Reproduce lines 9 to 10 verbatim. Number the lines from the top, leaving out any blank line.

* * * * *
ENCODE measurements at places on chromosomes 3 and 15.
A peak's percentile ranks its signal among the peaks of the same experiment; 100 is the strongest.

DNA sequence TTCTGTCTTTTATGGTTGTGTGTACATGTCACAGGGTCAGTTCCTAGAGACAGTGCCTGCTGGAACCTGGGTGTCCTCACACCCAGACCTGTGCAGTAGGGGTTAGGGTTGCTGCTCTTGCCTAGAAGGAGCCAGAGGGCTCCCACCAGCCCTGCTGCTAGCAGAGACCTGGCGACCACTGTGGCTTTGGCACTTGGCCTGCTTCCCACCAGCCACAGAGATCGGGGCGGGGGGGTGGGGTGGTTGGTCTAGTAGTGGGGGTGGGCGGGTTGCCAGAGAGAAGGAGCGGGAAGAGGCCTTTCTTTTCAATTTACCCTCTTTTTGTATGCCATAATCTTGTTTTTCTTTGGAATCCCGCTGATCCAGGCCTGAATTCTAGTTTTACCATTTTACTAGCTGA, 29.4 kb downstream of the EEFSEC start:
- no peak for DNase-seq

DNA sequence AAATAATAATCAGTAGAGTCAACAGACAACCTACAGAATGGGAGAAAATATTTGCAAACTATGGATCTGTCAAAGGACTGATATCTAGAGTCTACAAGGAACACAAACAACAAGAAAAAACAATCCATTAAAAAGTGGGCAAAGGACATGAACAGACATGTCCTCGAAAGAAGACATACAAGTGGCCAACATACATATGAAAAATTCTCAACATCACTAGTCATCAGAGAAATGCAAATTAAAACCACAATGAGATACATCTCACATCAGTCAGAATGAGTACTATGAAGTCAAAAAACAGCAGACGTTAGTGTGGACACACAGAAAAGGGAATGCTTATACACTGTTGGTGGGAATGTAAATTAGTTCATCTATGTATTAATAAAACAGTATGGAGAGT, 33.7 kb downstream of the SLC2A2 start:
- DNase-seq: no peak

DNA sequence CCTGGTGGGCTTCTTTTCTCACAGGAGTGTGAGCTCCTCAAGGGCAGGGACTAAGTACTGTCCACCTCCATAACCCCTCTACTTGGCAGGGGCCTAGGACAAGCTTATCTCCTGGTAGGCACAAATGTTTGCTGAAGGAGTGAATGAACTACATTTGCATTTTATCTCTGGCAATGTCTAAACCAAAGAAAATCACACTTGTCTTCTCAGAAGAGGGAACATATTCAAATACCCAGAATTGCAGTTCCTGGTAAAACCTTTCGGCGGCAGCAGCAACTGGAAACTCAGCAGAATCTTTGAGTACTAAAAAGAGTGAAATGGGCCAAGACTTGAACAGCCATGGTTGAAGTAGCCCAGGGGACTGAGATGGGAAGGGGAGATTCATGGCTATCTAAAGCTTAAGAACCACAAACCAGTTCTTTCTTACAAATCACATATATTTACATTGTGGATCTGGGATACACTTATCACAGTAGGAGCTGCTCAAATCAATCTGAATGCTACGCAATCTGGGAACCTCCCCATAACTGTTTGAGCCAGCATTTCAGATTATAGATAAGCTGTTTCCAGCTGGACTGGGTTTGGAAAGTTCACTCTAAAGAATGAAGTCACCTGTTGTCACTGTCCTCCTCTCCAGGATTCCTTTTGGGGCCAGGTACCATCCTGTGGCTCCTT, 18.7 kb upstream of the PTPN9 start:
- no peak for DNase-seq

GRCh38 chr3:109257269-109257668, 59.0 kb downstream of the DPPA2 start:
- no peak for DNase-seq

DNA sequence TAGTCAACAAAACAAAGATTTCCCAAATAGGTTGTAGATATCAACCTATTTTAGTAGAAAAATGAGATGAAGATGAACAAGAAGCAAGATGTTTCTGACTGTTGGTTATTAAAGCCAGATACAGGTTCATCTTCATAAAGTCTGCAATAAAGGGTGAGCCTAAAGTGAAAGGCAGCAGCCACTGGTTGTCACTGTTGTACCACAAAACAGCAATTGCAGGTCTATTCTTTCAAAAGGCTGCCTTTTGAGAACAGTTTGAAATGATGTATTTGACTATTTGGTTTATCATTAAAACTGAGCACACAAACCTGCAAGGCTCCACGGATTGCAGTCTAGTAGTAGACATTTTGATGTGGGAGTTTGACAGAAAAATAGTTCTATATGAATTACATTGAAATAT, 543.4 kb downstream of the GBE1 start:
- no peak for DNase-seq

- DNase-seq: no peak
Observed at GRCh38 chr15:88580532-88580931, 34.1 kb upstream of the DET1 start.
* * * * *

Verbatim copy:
GRCh38 chr3:109257269-109257668, 59.0 kb downstream of the DPPA2 start:
- no peak for DNase-seq